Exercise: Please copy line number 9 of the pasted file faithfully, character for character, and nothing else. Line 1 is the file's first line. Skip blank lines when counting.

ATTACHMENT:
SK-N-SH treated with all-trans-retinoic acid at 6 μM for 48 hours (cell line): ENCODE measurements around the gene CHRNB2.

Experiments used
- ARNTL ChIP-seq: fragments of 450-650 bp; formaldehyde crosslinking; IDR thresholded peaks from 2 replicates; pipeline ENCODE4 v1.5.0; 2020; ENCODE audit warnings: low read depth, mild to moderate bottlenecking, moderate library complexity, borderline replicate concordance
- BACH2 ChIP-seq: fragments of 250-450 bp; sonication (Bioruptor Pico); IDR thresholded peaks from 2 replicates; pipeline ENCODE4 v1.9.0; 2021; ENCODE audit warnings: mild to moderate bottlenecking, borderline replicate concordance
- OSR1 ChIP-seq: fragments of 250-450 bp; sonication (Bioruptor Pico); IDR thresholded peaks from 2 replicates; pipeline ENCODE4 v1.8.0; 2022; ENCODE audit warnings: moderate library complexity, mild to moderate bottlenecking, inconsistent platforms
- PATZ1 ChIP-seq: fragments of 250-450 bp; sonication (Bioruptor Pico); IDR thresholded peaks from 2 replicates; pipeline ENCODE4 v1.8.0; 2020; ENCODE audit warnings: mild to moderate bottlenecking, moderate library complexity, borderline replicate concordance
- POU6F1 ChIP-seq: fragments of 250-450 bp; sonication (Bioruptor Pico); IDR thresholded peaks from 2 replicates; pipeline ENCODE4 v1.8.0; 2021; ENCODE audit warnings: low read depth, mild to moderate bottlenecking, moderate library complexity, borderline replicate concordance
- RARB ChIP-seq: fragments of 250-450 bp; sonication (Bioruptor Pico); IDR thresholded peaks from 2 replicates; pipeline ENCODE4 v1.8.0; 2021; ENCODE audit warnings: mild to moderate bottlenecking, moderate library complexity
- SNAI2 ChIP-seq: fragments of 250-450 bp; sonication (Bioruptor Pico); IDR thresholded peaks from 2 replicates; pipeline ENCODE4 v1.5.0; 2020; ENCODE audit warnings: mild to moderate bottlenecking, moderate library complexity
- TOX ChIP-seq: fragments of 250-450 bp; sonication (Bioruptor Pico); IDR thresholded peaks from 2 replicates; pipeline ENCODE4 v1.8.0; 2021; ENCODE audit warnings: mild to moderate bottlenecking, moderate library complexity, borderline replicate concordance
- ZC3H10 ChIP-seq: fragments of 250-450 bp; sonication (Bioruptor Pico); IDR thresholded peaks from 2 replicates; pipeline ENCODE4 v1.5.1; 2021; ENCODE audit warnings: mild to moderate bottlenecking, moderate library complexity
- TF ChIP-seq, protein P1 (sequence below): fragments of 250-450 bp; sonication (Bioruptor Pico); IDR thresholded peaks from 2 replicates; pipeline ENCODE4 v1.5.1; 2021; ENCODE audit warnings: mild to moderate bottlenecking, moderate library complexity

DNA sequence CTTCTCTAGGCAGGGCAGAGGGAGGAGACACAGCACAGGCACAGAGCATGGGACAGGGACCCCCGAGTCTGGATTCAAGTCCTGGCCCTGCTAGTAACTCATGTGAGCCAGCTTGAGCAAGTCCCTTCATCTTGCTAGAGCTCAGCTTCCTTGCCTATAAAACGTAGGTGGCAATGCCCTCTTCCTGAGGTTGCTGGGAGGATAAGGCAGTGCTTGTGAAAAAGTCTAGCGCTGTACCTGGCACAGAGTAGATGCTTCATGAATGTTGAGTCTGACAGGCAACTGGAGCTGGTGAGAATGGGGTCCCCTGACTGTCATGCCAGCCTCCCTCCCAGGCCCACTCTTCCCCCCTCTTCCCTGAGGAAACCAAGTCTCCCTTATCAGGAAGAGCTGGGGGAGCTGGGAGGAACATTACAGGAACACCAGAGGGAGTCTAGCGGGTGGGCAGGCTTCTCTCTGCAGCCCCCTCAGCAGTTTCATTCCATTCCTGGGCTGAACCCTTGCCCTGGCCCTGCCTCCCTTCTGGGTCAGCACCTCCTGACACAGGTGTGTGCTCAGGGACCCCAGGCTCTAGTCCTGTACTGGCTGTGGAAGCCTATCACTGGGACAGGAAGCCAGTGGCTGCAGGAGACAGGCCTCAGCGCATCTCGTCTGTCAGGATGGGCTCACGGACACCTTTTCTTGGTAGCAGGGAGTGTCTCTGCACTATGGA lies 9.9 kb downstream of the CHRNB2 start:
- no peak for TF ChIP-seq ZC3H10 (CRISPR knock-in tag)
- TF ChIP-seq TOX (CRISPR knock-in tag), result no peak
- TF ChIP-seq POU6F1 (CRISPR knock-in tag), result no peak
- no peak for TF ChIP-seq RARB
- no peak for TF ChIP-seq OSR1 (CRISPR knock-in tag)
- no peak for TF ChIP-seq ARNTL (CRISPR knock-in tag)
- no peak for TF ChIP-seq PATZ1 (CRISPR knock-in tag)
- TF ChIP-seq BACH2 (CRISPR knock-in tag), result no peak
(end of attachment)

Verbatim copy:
- SNAI2 ChIP-seq: fragments of 250-450 bp; sonication (Bioruptor Pico); IDR thresholded peaks from 2 replicates; pipeline ENCODE4 v1.5.0; 2020; ENCODE audit warnings: mild to moderate bottlenecking, moderate library complexity